The 64th Berlinale kicks off tomorrow, and the masses are already foaming at the mouth in anticipation of Wes Anderson’s latest super-stylized celeb-stuffed spectacle, The Grand Budapest Hotel, which makes its debut amid the wintry splendor of Potsdamer Platz. Or maybe everyone’s just hoping to catch a glimpse of train wreck-du-jour Shia LaBoeuf in a mask, which he’s promised to wear to the premiere of Nymph()maniac: Volume I (long version) in an effort to generate hype for his upcoming performance piece. Bong Joon-ho’s crazy-popular futuristic action thriller Snowpiercer arrives hot on the heels of allegations that Harvey Weinstein was planning to dumb it down for U.S. audiences; meanwhile, magicien du cinéma Alain Resnais, at the age of 91, is still making movies. Other highlights include Sundance holdovers like Boyhood and the Zellner brothers’ Kumiko, the Treasure Hunter; two films from promising newcomer Josephine Decker; and a short by Dustin Guy Defa, whose feature Bad Fever blew us away at SXSW back in 2011. Below, the ten films—all, with the exception of Snowpiercer, having their world premieres here—we’ll brave the crowds for.
NYMPH()MANIAC VOLUME I (long version)
dir. Lars von Trier
Competition (out of competition)
You’ve seen the Nymph()maniac O-face posters, and you’ve probably come across the O-face homages put together by the major film critics from Denmark and Poland. We’ve seen the edited version of the film, which Lars approved (but did not cut himself), and it’s hilarious, engrossing, disturbing, and, of course, sex-filled—though not particularly sexy. So what can we look forward to in the “long” version? More sex, apparently, though hopefully not more footage of Shia LaBeouf perfoming cunnilingus; there’s only so much of that we can take.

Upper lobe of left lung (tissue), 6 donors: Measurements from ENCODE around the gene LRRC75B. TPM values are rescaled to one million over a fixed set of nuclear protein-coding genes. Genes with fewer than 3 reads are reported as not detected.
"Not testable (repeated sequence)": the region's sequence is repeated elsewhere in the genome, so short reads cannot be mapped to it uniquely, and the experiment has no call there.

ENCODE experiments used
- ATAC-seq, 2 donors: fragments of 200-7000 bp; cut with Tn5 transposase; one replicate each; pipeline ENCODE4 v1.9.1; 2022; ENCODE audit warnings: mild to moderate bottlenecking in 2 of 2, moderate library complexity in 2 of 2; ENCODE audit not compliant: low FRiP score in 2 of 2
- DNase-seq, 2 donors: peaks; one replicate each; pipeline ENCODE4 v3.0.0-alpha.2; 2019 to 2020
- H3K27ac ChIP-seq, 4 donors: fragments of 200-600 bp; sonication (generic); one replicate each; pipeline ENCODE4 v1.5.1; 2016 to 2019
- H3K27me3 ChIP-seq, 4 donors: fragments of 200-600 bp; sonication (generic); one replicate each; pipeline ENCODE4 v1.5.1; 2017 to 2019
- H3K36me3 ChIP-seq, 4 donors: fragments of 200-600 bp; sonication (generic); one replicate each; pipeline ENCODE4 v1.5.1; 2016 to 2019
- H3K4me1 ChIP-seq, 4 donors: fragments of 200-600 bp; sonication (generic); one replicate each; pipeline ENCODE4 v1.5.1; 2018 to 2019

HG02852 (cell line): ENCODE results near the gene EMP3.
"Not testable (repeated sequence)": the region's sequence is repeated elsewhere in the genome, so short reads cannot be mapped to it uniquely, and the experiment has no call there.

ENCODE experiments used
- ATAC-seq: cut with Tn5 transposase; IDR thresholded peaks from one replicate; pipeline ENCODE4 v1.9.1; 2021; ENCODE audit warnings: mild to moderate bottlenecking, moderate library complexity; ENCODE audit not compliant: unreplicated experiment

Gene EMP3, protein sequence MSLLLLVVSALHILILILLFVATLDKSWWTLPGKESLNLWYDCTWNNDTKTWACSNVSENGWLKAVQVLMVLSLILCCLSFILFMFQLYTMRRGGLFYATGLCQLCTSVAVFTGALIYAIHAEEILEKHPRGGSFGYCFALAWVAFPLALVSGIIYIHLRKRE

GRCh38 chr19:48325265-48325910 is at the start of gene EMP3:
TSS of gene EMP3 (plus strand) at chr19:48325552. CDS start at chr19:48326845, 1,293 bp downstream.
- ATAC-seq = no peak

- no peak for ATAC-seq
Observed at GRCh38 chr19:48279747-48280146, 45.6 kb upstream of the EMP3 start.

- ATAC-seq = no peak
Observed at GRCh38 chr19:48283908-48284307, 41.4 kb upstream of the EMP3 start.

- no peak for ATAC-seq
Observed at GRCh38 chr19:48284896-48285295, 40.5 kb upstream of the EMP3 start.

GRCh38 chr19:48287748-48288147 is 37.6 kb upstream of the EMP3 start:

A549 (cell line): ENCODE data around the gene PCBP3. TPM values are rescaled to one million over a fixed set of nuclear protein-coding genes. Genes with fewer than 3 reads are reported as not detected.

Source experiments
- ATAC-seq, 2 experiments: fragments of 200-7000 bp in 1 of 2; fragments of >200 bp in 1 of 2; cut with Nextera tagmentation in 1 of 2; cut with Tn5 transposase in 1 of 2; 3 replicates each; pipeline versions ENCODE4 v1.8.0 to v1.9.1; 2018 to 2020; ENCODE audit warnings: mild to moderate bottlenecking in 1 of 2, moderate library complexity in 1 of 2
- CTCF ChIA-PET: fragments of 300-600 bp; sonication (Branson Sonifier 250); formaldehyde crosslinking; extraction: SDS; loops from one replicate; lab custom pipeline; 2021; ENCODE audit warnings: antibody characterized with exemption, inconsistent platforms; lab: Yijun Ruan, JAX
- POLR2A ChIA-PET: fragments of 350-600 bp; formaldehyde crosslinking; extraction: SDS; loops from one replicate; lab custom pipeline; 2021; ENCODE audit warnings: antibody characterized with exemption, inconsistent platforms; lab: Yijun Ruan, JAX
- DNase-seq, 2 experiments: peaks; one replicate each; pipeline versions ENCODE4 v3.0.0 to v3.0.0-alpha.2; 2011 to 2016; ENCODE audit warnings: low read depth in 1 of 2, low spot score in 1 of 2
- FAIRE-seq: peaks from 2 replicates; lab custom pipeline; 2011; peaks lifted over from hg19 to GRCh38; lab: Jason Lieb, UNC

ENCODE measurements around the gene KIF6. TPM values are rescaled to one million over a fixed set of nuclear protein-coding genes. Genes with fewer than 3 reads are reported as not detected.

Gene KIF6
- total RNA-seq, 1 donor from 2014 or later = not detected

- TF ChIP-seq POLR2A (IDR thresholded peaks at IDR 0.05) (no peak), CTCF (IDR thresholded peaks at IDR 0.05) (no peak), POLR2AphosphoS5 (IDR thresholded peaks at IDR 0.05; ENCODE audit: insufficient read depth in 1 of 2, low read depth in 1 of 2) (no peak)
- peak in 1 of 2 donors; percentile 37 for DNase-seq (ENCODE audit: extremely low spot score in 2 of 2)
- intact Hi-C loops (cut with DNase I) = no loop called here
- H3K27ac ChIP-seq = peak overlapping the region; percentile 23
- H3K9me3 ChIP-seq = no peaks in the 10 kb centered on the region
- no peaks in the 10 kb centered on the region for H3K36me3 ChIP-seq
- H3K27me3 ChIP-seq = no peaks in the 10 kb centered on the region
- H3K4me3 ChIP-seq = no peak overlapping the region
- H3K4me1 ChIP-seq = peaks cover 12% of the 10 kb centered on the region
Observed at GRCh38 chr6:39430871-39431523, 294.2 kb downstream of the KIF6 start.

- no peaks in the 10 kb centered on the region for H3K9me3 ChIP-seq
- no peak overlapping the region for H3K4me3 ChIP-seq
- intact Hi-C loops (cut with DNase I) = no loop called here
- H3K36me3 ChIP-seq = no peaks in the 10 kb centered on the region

dir. Bong Joon-ho
The internet went batshit when it was revealed that that Harvey Weinstein, who secured the rights to the post-apocalyptic Snowpiercerfor the the English-speaking world, was planning on cutting about 20 minutes from the film in order to speed up the tempo, potentially sacrificing some of the more cerebral material. Bong, screenwriter Kelly Masterson, and stars Tilda Swinton, Chris Evans, and John Hurt—as well as just about everyone else—were not pleased. Fortunately, the director optimistically told U.S. audiences to “have faith” back in November. Berlin viewers, fortunately, will be treated to the full version.
THE GRAND BUDAPEST HOTEL
dir. Wes Anderson
You’re either into Anderson’s hypercontrolled aesthetic or you find it revolting, but you’re bound to be a fan of at least one of the bajillion luminaries—Tilda Swinton, Bill Murray, Edward Norton, Mathieu Amalric, Saoirse Ronan, and we’re going to run out of space if we keep going—populating his latest, which is set in yet another hermetically sealed bizarro-universe. And let’s be honest: We could spend all day staring at that glorious poster, which also reveals that Futura is no longer Anderson’s font of choice! (It’s all about Archer Bold for this one.)
LIFE OF RILEY
dir. Alain Resnais
Nonagenarian auteur Alain Resnais (who directed Muriel, Last Year at Marienbad, Hiroshima mon amour, and other flicks you watched for that French New Wave seminar back in college) continues to investigate the interaction between cinema and other forms of art; here, he reimagines a stageplay by Alan Ayckbourn, marking his third adapation of the British playwright’s work.